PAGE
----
Our study found that elevated GLR has a positive correlation with the recurrence of HCC patients with staging Ⅰ-Ⅱ after adjustment of age, sex, smoking, operation time, lymphovascular invasion, allogeneic blood, HB, AST, ALP, HBsAg, tumor number, tumor size, AFP. To the best of our knowledge, we were the first to discover a nonlinear relationship between GLR and the risk of recurrence in HCC patients at stage I-II, with a cutoff point of 27.5. The nonlinear relationship was as follows: the hazard ratio (95%CI) of incident recurrence was 1.041 (1.014, 1.068) when the GLR was less than 27.5 and 1.001 (1.000, 1.003) when the GLR was beyond 27.5. Moreover, according to the subgroup analysis, the association between GLR and incident recurrence of HCC patients with staging Ⅰ-Ⅱ was modified by HBsAg and AFP.
Inflammatory responses played a vital role in all stages of cancer development and progression [15–17]. In the early stages of cancers, inflammatory cell recruitment created a favorable microenvironment for tumor growth and facilitated the formation of new blood vessel formation[18, 19]. Intrahepatic GGT was chiefly found on the surface of the cell and played a key role in glutathione metabolism. Furthermore, previous studies have shown that increased preoperative increased GGT values were positive relationship with a poor prognosis of hepatocellular carcinoma [21–23]. GGT had pro-oxidant effect and catalyzed the generation of reactive oxygen species (ROS), ROS played proinflammatory function in the the NF-κB signaling pathway [22, 24, 25]. Similarly, lymphocytes inhibited tumor proliferation and migration in the human immune system, and increased lymphocyte count predicted favorable prognosis in patients with various solid tumors [26–28].
In recent years, the prediction model of prognosis of the HCC combined with different inflammation factors has always been a hot issue[9, 10, 29, 30]. Previous studies have examined GLR's prognostic ability in HCC[14, 31], intrahepatic cholangiocarcinoma  and nonfunctional pancreatic neuroendocrine tumors. These studies revealed that increased GLR values had a positive correlation with poor long-term outcomes, which matched our findings. However, building a reliable model required us to understand the true relationship between each predictor and the prognosis of HCC, where a non-linear relationship was important. In this study, we found that the relationship between GLR and the recurrence of HCC with staging Ⅰ-Ⅱ was nonlinear. This would help us build models in the future.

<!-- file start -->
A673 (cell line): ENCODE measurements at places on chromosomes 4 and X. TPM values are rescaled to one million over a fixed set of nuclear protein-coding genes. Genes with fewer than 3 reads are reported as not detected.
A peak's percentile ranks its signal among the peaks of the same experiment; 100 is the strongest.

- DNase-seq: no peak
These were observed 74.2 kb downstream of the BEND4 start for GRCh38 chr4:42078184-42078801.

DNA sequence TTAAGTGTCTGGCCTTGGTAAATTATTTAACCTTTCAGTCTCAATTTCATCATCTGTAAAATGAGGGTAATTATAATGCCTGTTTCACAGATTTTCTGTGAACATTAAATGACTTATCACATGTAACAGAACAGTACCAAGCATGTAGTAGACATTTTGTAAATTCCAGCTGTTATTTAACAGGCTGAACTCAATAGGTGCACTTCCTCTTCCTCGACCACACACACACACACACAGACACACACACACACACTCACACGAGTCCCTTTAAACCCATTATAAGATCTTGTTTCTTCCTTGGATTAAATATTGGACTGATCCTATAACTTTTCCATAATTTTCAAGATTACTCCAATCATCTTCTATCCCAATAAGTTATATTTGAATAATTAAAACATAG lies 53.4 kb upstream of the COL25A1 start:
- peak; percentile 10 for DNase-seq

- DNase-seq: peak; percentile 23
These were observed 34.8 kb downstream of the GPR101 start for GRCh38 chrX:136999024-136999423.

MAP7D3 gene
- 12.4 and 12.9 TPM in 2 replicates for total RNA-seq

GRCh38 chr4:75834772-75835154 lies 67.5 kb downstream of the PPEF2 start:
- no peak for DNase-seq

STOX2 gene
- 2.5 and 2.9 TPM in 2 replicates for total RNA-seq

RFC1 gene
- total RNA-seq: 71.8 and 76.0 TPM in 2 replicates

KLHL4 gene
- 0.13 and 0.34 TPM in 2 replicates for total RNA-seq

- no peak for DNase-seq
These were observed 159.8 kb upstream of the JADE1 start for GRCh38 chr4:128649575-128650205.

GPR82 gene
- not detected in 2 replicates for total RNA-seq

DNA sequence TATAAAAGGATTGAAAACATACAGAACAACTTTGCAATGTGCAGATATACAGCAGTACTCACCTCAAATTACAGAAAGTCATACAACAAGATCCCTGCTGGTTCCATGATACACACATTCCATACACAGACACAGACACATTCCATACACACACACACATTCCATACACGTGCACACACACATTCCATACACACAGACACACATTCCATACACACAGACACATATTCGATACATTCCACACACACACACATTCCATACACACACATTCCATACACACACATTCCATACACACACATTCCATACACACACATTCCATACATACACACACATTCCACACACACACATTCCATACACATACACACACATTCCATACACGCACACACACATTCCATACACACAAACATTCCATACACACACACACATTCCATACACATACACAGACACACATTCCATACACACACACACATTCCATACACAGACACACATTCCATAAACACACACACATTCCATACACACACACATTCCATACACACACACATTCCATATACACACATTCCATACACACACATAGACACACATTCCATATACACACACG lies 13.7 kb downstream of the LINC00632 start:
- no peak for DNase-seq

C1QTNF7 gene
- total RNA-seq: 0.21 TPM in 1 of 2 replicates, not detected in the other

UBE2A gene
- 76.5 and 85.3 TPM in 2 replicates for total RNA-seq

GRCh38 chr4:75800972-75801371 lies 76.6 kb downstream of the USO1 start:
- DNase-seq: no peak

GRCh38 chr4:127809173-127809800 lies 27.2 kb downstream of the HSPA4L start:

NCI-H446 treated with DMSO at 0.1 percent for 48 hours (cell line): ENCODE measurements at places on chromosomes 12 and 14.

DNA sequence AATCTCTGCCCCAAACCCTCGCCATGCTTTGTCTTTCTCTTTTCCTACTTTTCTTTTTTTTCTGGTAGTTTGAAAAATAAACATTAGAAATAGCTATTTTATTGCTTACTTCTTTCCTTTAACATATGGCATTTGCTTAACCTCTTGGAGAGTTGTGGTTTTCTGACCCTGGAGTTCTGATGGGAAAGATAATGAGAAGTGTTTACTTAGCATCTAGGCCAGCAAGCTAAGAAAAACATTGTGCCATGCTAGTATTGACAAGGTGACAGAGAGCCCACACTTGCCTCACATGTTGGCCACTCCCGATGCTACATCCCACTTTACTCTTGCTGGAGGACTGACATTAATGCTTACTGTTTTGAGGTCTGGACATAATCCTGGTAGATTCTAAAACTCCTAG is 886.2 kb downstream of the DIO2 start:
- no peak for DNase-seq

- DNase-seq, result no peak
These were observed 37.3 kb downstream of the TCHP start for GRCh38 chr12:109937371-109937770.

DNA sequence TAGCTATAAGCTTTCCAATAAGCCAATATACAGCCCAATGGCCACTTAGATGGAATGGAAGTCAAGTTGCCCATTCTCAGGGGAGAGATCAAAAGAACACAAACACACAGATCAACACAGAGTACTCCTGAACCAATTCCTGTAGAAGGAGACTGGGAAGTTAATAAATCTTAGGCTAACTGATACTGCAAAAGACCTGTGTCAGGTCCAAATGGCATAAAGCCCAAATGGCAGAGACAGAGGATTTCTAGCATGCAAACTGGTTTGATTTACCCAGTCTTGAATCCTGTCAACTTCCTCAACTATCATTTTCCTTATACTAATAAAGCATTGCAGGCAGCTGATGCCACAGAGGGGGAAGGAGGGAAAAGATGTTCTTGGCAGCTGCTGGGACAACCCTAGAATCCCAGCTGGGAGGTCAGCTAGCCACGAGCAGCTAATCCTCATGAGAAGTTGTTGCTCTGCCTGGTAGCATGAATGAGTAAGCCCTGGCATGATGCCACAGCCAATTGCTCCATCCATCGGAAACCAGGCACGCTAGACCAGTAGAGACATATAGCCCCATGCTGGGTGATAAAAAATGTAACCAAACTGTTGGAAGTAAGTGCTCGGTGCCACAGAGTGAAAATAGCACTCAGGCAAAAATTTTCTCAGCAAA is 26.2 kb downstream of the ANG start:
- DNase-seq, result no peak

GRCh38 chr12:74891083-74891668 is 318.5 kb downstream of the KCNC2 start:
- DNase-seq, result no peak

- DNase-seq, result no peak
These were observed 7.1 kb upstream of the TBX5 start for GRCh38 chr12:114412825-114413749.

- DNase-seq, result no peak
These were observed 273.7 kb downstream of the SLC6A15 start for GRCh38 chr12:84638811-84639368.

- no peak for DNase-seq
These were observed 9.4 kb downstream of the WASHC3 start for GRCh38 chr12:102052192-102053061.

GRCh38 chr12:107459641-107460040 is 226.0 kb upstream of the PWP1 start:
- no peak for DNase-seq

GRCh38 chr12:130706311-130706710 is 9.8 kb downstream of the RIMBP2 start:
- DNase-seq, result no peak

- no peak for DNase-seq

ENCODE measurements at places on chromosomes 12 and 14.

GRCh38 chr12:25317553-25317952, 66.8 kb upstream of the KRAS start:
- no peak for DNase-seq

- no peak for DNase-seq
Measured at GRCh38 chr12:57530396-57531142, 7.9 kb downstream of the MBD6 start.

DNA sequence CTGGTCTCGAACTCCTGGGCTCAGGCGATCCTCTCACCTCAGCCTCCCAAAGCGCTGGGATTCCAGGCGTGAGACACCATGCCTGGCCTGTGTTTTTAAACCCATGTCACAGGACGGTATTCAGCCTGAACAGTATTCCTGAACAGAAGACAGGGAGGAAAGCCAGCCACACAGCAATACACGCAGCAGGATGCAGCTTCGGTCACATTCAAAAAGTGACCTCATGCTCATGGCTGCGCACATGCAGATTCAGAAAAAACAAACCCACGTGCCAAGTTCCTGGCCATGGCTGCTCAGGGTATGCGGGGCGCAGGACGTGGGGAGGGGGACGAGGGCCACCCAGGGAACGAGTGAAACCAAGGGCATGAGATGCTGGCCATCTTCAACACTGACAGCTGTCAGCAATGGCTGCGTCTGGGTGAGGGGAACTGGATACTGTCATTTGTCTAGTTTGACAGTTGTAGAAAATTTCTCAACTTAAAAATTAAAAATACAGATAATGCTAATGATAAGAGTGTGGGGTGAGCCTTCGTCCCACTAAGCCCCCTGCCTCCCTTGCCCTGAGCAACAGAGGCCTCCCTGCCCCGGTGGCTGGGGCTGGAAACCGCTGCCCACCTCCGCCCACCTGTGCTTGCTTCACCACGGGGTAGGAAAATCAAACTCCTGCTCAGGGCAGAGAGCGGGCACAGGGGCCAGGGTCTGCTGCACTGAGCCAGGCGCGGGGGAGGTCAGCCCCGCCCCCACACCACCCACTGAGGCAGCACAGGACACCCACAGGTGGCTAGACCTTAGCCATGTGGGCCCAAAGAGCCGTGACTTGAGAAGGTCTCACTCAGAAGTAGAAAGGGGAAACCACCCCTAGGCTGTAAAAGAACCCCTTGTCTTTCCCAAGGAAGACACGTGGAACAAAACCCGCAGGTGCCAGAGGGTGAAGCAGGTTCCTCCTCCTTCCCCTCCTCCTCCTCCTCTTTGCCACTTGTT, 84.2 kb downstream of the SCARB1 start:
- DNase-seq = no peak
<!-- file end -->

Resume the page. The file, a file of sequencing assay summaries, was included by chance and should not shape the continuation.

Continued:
Subsequently, by subgroup analysis, the association between GLR and the recurrence of HCC with staging Ⅰ-Ⅱ was modified by HBsAg and AFP. In HBsAg-negative patients, our study found a significant positive relationship, but this relationship was closely significant (P = 0.0589) in HBsAg- positive patients. The previous study found that in HCC patients with AFP-negative after radical resection, GLR had fair accuracy in predicting the early-recurrence, and our findings persisted .
Noticeably, to our knowledge, the nonlinear relationship between GLR and the recurrence in HCC with staging Ⅰ-Ⅱ was first found. This study, however, has some limitations. First, this study was retrospective and included patients from a single-center hospital. Second, only patients who underwent first resection and with staging Ⅰ-Ⅱ were included in this study. Furthermore, the results of the study were for the Chinese population and may not be applicable to people in other countries. Due to these limitations, multicenter and large-scale studies were warranted to validate our finds.
In conclusion, the increased GLR was independently associated with the recurrence of HCC patients with staging I-II. Furthermore, the relationship between increased GLR and developing recurrence was positive, no-linear and modified by HBsAg and AFP.